Dr. Eddie Glayzer’s former advisor, Dr. Andrea Louie, recalls how he entered the program with a developed focus—he wanted to study contemporary South Korean society, focusing specifically on gender and consumption issues. He demonstrated a knack for drawing from his real-life experiences in South Korea, first as an English teacher and later as a researcher, as a basis from which to engage with anthropological questions. His own experience of falling short in the celebration of Pepero day by buying his then-girlfriend an embarrassingly small box of the South Korean confection led him to study the relationship between consumption and intimacy for his dissertation research.
Dr. Glayzer’s dissertation, titled “The Commodification of Intimacy and Gender Inequality Within South Korean Dating Rituals”, is based on in-depth participant observation, interviews, and survey research in South Korea. His research focuses on how dating and courtship rituals in South Korea represent the commodification of intimacy—for example, in the form of monthly couples’ holidays that were celebrated through the consumption of specific products or participation in specific experiences. He concludes that unequal income between genders and classes affects how intimate relationships are expressed through consumption. Dr. Glayzer’s research shows that while one might expect economic growth in Korea would lead to increased gender equality, it has instead resulted in the retrenchment of gender norms and the creation of new inequalities.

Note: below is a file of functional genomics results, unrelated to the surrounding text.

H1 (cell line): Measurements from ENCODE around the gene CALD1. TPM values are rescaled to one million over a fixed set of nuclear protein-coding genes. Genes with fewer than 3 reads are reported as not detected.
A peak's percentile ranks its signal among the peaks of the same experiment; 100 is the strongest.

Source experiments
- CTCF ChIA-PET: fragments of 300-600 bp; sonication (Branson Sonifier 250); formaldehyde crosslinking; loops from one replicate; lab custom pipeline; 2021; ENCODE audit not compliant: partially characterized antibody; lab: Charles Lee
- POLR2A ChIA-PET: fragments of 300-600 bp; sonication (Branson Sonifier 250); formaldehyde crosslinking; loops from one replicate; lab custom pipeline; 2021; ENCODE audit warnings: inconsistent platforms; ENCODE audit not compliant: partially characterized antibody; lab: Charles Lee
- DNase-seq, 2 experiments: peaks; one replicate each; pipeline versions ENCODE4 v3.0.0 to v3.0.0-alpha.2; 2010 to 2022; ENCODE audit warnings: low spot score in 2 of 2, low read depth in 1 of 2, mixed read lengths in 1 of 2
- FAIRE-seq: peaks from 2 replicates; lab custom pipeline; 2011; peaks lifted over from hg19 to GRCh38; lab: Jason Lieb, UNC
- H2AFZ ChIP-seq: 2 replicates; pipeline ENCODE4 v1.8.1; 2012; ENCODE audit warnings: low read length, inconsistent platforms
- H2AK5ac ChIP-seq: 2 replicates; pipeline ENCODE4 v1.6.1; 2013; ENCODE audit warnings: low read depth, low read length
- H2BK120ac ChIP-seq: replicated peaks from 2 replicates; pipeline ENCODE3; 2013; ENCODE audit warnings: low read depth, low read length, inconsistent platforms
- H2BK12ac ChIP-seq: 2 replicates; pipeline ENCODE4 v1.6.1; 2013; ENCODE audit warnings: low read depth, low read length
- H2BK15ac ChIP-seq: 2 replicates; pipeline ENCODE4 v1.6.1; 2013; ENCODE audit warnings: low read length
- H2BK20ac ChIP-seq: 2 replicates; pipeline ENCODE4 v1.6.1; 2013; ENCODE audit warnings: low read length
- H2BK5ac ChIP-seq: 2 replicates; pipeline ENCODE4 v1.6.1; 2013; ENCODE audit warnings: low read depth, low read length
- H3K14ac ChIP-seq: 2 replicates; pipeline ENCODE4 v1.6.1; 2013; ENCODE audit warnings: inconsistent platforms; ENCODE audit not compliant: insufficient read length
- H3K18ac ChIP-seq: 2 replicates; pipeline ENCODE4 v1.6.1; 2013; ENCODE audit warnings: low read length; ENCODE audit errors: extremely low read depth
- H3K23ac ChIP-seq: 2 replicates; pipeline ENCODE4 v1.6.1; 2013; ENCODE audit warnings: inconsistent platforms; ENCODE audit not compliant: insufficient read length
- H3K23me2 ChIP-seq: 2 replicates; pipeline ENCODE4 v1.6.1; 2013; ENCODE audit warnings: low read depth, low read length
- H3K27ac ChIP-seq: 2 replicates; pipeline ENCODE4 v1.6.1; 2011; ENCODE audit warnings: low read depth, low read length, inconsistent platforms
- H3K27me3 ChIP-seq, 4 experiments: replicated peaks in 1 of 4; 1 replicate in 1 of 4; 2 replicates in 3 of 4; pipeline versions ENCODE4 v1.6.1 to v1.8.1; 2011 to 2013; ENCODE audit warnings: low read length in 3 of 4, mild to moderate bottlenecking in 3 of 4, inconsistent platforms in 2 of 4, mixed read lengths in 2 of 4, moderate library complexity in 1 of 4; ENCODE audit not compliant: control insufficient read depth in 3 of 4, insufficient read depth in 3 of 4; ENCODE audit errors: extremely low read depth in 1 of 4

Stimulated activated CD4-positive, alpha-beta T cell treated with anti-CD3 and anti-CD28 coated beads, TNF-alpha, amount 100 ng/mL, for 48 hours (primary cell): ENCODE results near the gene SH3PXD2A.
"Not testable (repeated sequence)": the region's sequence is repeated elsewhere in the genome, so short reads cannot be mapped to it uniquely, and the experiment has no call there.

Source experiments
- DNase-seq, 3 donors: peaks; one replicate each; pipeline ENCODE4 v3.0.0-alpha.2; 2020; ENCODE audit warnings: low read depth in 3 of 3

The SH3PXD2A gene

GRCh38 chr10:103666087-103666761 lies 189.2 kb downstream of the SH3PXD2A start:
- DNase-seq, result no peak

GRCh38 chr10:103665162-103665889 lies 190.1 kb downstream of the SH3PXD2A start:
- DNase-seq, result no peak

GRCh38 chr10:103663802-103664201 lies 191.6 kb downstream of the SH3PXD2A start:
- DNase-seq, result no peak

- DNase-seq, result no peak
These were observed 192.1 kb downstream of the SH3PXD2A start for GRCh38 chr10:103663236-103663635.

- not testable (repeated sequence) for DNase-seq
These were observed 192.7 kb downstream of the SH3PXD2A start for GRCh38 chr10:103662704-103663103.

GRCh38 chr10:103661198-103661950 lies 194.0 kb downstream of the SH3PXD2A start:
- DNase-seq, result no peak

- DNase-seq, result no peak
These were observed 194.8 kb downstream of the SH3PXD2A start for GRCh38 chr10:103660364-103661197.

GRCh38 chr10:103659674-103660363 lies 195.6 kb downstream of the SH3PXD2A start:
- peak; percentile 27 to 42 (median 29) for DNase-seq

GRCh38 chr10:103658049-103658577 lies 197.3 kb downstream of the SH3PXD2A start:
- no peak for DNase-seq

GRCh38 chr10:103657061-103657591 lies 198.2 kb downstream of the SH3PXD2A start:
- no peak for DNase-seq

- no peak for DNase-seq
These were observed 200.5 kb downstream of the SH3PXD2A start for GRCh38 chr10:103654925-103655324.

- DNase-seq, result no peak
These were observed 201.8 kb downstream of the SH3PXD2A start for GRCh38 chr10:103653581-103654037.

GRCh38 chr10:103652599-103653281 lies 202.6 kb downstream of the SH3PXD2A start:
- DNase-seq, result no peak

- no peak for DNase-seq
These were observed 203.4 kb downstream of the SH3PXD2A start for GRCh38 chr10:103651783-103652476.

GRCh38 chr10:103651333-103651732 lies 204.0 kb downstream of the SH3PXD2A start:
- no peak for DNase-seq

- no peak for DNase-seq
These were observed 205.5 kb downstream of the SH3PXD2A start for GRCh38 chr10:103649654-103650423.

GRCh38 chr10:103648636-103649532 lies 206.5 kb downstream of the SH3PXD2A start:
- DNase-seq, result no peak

Prior to completing his PhD in 2021, Dr. Glayzer taught at SUNY Incheon, DePaul University, and City Colleges of Chicago. Dr. Glayzer has recently accepted a position at the University of Dayton in the Department of Sociology, Anthropology, and Social Work.
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